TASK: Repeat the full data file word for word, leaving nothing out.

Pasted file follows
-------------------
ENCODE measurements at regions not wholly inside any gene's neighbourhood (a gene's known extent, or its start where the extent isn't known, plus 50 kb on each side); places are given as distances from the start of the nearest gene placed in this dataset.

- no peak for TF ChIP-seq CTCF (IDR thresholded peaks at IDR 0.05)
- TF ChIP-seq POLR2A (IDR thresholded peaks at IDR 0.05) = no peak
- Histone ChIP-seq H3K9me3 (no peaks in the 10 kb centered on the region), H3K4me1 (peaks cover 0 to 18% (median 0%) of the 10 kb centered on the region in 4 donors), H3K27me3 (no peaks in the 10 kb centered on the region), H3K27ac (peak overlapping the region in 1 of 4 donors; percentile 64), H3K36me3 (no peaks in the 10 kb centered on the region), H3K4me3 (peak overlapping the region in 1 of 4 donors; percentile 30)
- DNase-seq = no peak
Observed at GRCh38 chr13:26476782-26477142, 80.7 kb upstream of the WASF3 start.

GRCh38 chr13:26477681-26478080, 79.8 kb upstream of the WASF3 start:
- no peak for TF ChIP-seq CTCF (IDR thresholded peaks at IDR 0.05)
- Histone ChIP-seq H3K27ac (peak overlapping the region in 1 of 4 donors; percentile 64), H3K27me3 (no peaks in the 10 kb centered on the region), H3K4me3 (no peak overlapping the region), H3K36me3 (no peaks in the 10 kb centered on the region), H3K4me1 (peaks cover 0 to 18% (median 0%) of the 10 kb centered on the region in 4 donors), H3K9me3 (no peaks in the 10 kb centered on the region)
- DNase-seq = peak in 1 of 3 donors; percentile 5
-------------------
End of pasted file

ENCODE measurements at regions not wholly inside any gene's neighbourhood (a gene's known extent, or its start where the extent isn't known, plus 50 kb on each side); places are given as distances from the start of the nearest gene placed in this dataset.

- no peak for TF ChIP-seq CTCF (IDR thresholded peaks at IDR 0.05)
- TF ChIP-seq POLR2A (IDR thresholded peaks at IDR 0.05) = no peak
- Histone ChIP-seq H3K9me3 (no peaks in the 10 kb centered on the region), H3K4me1 (peaks cover 0 to 18% (median 0%) of the 10 kb centered on the region in 4 donors), H3K27me3 (no peaks in the 10 kb centered on the region), H3K27ac (peak overlapping the region in 1 of 4 donors; percentile 64), H3K36me3 (no peaks in the 10 kb centered on the region), H3K4me3 (peak overlapping the region in 1 of 4 donors; percentile 30)
- DNase-seq = no peak
Observed at GRCh38 chr13:26476782-26477142, 80.7 kb upstream of the WASF3 start.

GRCh38 chr13:26477681-26478080, 79.8 kb upstream of the WASF3 start:
- no peak for TF ChIP-seq CTCF (IDR thresholded peaks at IDR 0.05)
- Histone ChIP-seq H3K27ac (peak overlapping the region in 1 of 4 donors; percentile 64), H3K27me3 (no peaks in the 10 kb centered on the region), H3K4me3 (no peak overlapping the region), H3K36me3 (no peaks in the 10 kb centered on the region), H3K4me1 (peaks cover 0 to 18% (median 0%) of the 10 kb centered on the region in 4 donors), H3K9me3 (no peaks in the 10 kb centered on the region)
- DNase-seq = peak in 1 of 3 donors; percentile 5